Gran Canaria Excursions

Gran Canaria Excursions

So you have had few relaxing days around the pool or on the beach and you are totally chilled out – now maybe it is time to do some island exploring. The best way to do this is to hire a car and take a drive around Gran Canaria.

Car Tour of Gran Canaria

You can choose to hire your car from the airport, making the booking in advance if you wish, or from many hire car companies in the resorts. Take a look at our report on getting cheap car hire in Spain.

Drivin Tour of Gran Canaria

If you fancy a half day trip (still want to catch a few rays around the pool in the afternoon) why not drive towards the centre of the island heading up from Ingenio to the Cave Houses of Guayadeque. A little bit of history: the Spanish invaded Gran Canaria in the 15th century and the natives of the island known as Guanches had to conform to new regimes – namely, they had to become Catholic, change their names to Spanish names and be prepared to up sticks and move to one of the other Canary Islands. Many people went along with it but several fled to the hills and lived in the caves. Descendants of these folk still live in the cave houses to this day, although the houses have all the luxuries of the modern world. The people who were captured before managing to escape to the mountains were sold off in slave markets in Valencia and Seville.

Whilst at Guayadeque stop a while at the chapel then pop into the bar for the best cafe con leche (milky coffee) in the area. Of course you can try something a little stronger such as the moscatel wine if you wish. Small plates of bread and locally produced cheese and ham will cost you very little. You can even buy a chunk of cheese or piece of ham to take home with you at the end of your holiday. When you have finished your refreshments take a walk up the steps to number 17. The lady who lives there will let you in to have a look around her fascinating cave home.

When you leave the caves and head back down to the main road stop a while at the Museum in Aguimes. It has a theme of crafts over the ages with antiques galore. It is well worth a visit at Christmas time to see one of the many Nativity displays on show in Gran Canaria.

If you decide to travel further afield, although you will not actually cover many kilometres, you should allow the best part of the day to go either into the middle of the island or all the way around it, due to the bendy mountainous roads.

From the main coast road or GC1 motorway take the Fataga road from Playa del Ingles and drive up into the mountains. Just before you reach Fataga there is a viewpoint which you really should not miss. The mountain views take your breath away. Fataga itself is in a valley, known locally as the valley of palms – it is said that every time a baby boy is born a palm tree is planted. From Fataga follow the road to the municipality capital of San Bartolome De Tirajana. Be sure to stop off at the little shop on the corner selling an abundance of fresh fruit.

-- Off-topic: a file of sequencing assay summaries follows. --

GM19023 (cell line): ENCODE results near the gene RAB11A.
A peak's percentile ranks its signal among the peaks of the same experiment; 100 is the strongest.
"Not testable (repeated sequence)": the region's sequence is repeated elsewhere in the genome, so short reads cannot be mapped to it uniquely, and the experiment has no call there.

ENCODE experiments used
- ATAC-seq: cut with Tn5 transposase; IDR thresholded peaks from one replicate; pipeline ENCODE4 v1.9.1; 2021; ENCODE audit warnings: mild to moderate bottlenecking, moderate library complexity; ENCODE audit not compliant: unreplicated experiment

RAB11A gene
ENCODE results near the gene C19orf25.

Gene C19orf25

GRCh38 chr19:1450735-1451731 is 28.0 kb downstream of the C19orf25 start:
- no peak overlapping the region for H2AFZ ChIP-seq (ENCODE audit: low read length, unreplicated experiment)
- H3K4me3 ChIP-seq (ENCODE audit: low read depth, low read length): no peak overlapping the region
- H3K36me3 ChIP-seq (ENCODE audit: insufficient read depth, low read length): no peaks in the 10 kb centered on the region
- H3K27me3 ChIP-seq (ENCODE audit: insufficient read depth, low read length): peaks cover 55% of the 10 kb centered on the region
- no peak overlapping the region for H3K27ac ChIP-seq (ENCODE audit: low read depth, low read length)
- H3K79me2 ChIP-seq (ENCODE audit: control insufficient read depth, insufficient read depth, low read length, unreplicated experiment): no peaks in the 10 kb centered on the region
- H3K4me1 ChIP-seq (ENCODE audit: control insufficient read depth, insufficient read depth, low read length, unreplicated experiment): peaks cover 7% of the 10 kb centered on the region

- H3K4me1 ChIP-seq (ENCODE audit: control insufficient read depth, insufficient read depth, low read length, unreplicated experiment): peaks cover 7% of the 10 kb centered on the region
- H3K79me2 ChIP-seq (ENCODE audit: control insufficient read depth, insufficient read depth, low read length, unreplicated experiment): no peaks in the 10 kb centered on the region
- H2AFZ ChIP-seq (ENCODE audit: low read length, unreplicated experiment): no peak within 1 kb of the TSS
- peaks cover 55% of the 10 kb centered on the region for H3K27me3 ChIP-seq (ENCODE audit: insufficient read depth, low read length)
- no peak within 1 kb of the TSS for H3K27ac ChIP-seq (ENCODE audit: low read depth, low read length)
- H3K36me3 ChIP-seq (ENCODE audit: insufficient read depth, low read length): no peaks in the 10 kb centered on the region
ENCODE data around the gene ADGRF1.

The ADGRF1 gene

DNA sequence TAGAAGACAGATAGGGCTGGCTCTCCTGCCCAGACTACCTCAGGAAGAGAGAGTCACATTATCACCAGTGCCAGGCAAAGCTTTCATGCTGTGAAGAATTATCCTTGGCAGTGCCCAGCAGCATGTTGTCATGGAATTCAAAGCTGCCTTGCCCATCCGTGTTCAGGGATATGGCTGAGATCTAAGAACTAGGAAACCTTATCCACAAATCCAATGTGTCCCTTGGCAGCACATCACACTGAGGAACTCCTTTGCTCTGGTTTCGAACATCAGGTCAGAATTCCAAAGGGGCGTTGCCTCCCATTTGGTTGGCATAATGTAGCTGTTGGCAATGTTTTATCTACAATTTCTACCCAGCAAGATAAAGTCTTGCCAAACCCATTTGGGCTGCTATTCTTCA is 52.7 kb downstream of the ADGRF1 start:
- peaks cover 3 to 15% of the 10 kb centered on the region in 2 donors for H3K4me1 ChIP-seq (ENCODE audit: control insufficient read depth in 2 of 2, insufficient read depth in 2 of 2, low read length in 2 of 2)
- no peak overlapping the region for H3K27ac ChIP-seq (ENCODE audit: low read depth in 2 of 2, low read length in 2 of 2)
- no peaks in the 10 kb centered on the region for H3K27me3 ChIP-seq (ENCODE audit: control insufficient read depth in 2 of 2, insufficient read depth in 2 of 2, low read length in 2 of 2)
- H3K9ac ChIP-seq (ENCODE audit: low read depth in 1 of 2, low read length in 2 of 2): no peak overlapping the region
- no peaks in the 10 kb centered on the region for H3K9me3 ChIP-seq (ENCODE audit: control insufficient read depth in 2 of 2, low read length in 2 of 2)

Continue up to the village of Tejeda and amidst the pine forests and mountainous countryside you will see fine samples of flora and fauna. Travel just a little bit further to Cruce Tejeda (Tejeda crossroads) where there is a small street market selling locally produced items. Sit outdoors and people watch from one of the restaurants overlooking the crossroads. Follow the road up to the highest point of the island from where, on a clear day, you can see Tenerife’s mount Teide.

Now its time to make your descent back to the resort area where you are staying. An excellent route to take is the road to Pueblo Mogan stopping off at El Tostador’s famous restaurant, Acaymo. It is a great place to try the local tapas on offer. The road from Pueblo Mogan down to the port (Puerto Mogan) will then lead you onto the coastal route back to your resort.

If you fancy taking in the capital city which is fabulous for shopping and historical sight-seeing you can head straight up the GC1 to Las Palmas from your resort area. You could combine a shopping tour with a drive along the northwest coast of the island passing through Galdar, Guia and stopping off at Agaete, a pretty little harbour from where the fast ferry sets sail for Tenerife. You then have the choice to come back through the centre of the island returning via Fataga or heading for the north-western coastline (although this mountain road with sheer drops is not for the fainthearted) through San Nicholas de Tolentino and this route will eventually lead you back to Pueblo and Puerto Mogan.

Whichever journey you decide to make you will see the another side of Gran Canaria. The beach and sea views of the resort areas are superb but lets not forget that this is not all that Gran Canaria has to offer the holidaymaker.

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